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The Standard

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Album Review

There are two ways to interpret the title of the famed multiple Grammy- and Dove Award-winning vocal group's debut on Heads Up Records. First and most obviously, it's a reference to the way they have been setting high bars in the jazz and gospel worlds for 20 years, scoring as many Grammys as Doves (ten) with their beautiful and snazzy vocal textures. Then of course there's the wonderful choice of classic jazz material, ranging from their whistle and fingersnappin' approach to "Sweet Georgia Brown" to Nat King Cole's exuberant suggestion to "Straighen Up and Fly Right" and Ella Fitzgerald's "A-Tisket, A-Tasket," featuring her own charming vocals from a session done in 1938! In taking a traditional jazz approach to some of the Great American Songbook's foundational treasures, the sextet ensemble has had so many guest artists they could temporarily be dubbed Take 7, 8, or 9. Besides bringing back Ella, they've got George Benson's snappy lead vocals and crisp guitar lines on the Cole song; the vocal zigzags of Al Jarreau and lyricist Jon Hendricks on Hendricks' classic "Seven Steps to Heaven" (which also features the cool flugelhorn of Till Brönner); and a wistful Aaron Neville on the geographically appropriate "Do You Know What It Means to Miss New Orleans?" Group member Claude McKnight's famous vocalist brother Brian McKnight gets in on the grooving gospel of "What's Going On?" Beyond the all-stars, Take 6 also discovers some new talent with Shelea Frazier, who wrings every ounce of emotion out of a touching "Someone to Watch Over Me" with the help of Roy Hargrove. "Shall We Gather at the River" and the Quincy Jones/Jeremy Lubbock wordless seduction "Grace," remind us of Take 6's gospel roots, and a witty twist on the Sesame Street standard "Bein' Green" makes it suddenly cool and environmentally proper to be that color. The track features colorful new lyrics by the family of the song's composer, the late Joe Raposo. True to the album's title, Take 6 sets a new standard of creativity on their latest disc.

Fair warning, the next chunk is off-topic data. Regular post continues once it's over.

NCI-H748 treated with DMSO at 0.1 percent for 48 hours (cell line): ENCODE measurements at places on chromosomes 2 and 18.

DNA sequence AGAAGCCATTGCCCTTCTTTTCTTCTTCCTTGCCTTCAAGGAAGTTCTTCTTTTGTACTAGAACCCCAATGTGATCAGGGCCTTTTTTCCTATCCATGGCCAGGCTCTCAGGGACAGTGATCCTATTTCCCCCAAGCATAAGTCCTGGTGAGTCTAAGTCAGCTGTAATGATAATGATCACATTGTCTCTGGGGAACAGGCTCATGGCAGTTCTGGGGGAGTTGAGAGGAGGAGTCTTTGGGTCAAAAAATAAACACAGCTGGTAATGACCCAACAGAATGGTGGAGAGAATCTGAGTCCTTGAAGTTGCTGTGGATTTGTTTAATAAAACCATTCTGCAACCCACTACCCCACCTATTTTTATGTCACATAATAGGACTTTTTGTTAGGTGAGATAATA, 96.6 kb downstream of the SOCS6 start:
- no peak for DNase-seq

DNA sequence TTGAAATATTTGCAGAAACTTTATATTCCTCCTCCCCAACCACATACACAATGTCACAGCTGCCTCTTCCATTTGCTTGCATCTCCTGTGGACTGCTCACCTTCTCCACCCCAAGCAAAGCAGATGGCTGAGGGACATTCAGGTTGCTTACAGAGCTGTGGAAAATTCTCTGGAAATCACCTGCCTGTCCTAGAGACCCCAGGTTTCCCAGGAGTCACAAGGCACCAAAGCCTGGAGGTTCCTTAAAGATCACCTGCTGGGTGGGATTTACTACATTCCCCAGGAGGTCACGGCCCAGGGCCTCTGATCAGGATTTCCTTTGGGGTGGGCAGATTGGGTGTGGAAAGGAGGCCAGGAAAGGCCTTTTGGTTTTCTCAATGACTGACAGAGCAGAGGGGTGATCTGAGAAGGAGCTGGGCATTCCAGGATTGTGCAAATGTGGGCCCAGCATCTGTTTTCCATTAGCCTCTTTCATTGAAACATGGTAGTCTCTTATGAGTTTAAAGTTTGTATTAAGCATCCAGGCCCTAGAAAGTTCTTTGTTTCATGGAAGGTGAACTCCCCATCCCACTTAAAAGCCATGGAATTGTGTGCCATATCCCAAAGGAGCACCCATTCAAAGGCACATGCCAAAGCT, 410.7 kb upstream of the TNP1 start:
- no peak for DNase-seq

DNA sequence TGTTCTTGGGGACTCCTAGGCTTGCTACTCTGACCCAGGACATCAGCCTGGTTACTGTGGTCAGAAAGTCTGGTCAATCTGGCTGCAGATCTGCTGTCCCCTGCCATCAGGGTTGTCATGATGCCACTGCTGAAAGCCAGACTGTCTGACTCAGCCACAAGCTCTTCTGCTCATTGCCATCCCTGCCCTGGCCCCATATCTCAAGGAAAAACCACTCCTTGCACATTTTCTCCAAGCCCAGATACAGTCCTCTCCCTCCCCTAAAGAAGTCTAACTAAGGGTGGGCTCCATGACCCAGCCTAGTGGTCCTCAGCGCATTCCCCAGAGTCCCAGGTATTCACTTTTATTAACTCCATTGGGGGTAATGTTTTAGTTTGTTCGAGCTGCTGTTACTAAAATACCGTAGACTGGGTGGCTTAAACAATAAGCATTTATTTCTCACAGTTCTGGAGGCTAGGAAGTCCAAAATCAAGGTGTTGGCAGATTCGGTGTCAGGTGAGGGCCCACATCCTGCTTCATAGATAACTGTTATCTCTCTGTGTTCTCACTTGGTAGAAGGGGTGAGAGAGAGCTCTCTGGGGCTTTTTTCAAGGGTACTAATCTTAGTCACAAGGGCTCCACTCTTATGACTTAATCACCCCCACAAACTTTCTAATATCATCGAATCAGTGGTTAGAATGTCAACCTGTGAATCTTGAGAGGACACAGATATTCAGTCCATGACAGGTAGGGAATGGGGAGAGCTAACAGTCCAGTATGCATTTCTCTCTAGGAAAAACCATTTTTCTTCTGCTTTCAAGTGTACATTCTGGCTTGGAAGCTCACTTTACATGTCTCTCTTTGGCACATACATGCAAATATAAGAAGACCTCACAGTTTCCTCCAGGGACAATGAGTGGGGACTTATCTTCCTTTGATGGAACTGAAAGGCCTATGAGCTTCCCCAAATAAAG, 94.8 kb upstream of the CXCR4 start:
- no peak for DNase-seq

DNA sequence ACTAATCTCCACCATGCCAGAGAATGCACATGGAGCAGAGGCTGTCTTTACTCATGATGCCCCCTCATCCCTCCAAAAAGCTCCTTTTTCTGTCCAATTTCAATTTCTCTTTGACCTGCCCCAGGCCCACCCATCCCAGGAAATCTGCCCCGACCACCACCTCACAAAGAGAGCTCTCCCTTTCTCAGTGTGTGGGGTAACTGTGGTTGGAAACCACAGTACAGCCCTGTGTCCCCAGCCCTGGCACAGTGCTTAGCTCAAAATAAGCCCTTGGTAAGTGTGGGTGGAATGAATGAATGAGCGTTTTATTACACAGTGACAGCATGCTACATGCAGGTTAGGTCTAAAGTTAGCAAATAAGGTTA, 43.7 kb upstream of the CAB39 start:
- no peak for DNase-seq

Customer Reviews

once again the brothers put it down

Take 6's talent is unmatched. So smooth. Nice to see the collabs with some of the classic veterans, too - 4 stars for the collabs. I wish there were some more contemporary stuff here, but it's good knowing the guys are still here making quality art. If I ever get to see these guys live I'ma go see 'em.

My favorite genre and favorite musical artists combined!!

I had the opportunity to attend the cd release concert for this album and I must say that Take 6 is a group full of TRUE musicians. Their skills are unbelievable and their musical creativity is definitely portrayed in this new album. If you're just coming up on the Take 6 scene, I definitely recommend you to take a look at some of their previous albums as well. I am especially a fan of track 8 where ella's track was mixed seamlessly with the vocals of Take 6. I can honestly say that I thoroughly enjoyed listening to each track on this new cd.


Take 6 has conquered nations and vanquished foes of all shapes and sizes. They have ridden the wings of dragons and defeated countless manifestations of evil with their perfect harmonies. Brian McKnight? Roy Hargrove?? AARON NEVILLE!?? Are you kidding me?? PLEASE BUY THIS ALBUM NOW! I shed a single tear when listening to this album for the first time...for I knew I would never be the same again. I am now a man.


Formed: 1985 in Alabama

Genre: Christian & Gospel

Years Active: '80s, '90s, '00s, '10s

With roots in gospel, doo wop, and sophisticated jazz-influenced singing groups of mid-century America, the a cappella group Take 6 are a throwback to an earlier era of American music, and they were a precursor for a number of black male pop groups of the '90s, most notably Boyz II Men. The group's membership includes Alvin Chea, Khristian Dentley (who replaced Cedric Dent in 2011), Mark Kibble, Claude V. McKnight III (brother of Brian McKnight), Joey Kibble (who replaced Mervyn Warren in 1991),...
Full Bio
The Standard, Take 6
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